Plane of polarization

Discussion in 'Physics' started by circuit2000, Apr 5, 2007.

  1. circuit2000

    Thread Starter Active Member

    Jul 6, 2006
    33
    0
    1)I have a basic doubt on polarization. It is given in book that the plane of polarization is perpendicular to the plane of vibration. What was need for defining the plane of polarization to be perpendicular to the plane of vibration? When I searched the internet, I found a site which says that the plane of polarization is the plane in which the magnetic field vector is oscillating and plane of vibration is the plane in which the electric field vector oscillates. In an electromagnetic wave, the electric field vector is perpendicular to the magnetic field vector. Though this sounds to be true, I would like have the opinion of this forum.
     
  2. recca02

    Senior Member

    Apr 2, 2007
    1,211
    0
    its been quite some time since i studied the topic , so it will be wiser to hear what the seniors here say,all i can tell u is if u consider a plot of the fields
    with respect to time or space u'll see two sinusoidal waves having one axis common but in perpendicular. did u get the picture?
    these fields are always perpendicular mutually
     
  3. DrNick

    Active Member

    Dec 13, 2006
    110
    2
    This is a confusing term. There is polarization as in linear, circular or elliptical polarization for waves in free space. They also use polarization for waves hitting a boundary. There are two types of polarization when it comes to waves hitting a boundary.


    1) TE polarization (perpendicular polarization)
    In this case the electric field is perpendicular to the "plane of polarization," more commonly known as the plane of incidence. The magnetic field is in the plane of incidence. The plane of incidence is a plane made up of the normal vector to the boundary and the k vector (direction of propagation). This is transverse electric (TE) because the magnetic field has a component that is in the direction of propagation and the electric field is transverse (no component in the direction of propagation).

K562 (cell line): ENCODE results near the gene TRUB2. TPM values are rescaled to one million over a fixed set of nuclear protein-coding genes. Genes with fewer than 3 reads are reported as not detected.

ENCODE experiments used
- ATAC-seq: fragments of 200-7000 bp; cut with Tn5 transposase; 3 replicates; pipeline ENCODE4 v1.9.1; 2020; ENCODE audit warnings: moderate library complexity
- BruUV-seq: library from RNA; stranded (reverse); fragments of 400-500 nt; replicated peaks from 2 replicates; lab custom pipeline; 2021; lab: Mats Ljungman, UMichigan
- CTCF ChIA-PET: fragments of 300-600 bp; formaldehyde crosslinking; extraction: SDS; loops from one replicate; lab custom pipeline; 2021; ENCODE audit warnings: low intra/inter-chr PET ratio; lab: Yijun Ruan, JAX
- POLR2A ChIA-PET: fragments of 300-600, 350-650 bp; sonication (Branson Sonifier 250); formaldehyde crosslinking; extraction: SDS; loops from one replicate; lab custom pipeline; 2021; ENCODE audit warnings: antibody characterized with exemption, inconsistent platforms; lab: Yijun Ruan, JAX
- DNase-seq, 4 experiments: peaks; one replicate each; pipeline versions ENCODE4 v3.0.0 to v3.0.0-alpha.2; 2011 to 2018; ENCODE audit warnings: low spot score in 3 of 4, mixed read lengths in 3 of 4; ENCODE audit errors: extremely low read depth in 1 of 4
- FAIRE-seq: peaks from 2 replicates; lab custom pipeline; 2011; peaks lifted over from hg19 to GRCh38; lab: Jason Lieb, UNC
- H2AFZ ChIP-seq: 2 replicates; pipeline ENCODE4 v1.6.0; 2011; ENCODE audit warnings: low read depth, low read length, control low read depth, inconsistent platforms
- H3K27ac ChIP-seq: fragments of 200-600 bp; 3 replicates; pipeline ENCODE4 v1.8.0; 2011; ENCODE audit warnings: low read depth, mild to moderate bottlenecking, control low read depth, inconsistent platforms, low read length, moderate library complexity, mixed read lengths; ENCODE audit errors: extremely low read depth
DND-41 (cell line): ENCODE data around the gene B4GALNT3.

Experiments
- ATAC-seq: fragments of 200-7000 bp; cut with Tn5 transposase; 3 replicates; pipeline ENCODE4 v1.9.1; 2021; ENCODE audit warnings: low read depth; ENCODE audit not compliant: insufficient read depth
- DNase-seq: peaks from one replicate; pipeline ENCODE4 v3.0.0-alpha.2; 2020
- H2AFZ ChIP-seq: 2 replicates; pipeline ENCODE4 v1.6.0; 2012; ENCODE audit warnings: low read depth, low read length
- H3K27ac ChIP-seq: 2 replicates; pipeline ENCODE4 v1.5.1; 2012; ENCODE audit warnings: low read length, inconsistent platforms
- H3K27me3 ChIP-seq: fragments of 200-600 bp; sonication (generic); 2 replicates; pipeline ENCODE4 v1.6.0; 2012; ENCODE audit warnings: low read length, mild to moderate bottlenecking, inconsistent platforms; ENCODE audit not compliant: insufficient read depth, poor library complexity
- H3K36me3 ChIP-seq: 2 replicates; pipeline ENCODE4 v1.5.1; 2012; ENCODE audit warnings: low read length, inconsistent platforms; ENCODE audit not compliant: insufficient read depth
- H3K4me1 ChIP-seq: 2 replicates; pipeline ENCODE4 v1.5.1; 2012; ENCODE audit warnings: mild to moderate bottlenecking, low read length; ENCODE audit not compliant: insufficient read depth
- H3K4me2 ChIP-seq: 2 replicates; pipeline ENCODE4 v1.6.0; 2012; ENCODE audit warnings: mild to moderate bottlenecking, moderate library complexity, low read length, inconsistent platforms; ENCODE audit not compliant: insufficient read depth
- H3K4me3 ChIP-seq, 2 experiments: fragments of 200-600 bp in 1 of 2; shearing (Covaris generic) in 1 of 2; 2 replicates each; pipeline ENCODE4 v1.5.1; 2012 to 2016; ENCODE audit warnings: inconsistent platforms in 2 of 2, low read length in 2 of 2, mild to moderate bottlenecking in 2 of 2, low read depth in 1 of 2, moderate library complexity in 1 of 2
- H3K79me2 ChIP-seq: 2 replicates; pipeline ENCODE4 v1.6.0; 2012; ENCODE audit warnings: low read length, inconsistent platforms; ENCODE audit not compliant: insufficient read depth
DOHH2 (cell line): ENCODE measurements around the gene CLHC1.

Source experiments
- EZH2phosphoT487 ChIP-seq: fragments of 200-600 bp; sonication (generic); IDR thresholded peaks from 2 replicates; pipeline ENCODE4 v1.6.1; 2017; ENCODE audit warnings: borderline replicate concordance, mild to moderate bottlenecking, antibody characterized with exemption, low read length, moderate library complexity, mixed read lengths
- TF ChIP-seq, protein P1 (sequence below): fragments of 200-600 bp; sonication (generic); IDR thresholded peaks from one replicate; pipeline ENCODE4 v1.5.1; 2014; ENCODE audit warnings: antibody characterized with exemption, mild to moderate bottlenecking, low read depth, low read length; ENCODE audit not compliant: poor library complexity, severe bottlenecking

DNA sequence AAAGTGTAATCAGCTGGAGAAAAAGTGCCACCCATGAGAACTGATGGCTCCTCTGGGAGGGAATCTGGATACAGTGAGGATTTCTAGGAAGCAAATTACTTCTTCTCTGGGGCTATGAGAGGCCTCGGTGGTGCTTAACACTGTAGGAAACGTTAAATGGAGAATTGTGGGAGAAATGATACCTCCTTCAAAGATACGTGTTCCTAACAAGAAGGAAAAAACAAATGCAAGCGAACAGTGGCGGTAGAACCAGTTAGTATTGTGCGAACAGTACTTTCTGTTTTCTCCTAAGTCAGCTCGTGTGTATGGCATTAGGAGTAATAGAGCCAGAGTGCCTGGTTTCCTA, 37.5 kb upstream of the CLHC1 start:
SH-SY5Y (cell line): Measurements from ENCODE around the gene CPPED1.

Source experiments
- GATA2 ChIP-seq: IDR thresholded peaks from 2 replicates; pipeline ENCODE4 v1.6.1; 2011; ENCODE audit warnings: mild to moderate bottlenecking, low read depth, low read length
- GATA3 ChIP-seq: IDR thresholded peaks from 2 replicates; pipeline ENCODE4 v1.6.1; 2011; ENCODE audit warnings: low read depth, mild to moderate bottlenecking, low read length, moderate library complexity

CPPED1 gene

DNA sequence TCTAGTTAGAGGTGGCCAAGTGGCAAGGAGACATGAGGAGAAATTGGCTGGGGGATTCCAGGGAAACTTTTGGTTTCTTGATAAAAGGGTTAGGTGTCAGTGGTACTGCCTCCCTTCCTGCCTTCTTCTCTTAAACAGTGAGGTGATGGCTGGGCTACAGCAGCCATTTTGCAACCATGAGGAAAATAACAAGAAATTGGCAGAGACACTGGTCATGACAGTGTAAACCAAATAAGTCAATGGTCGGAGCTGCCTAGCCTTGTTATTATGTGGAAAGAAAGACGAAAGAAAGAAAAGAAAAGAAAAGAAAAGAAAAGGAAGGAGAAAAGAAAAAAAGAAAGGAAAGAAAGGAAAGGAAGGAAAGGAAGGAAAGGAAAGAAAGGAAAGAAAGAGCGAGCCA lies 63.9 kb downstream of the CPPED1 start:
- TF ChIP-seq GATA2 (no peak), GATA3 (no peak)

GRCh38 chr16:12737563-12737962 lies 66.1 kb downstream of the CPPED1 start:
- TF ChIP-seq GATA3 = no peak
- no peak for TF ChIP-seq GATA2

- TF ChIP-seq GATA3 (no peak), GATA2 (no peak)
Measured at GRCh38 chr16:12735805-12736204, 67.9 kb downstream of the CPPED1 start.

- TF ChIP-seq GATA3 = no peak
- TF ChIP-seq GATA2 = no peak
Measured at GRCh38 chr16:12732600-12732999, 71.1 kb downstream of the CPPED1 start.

2) TM polarization (parallel polarization)
    In this case the magnetic field is perpendicular to the plane of polarization (plane of incidence) and the electric field is parallel to the plane of incidence (in the plane of incidence).


    In both cases the electric and magnetic fields are perpendicular to each other. SO I believe that the answer to your question is:

    The plane of polarization (plane of incidence) is made up of the normal to the boundary vector and the k vector (direction of propagation, regardless of the polarization.
     
  4. circuit2000

    Thread Starter Active Member

    Jul 6, 2006
    33
    0
    Thats interesting. Thanx.
     
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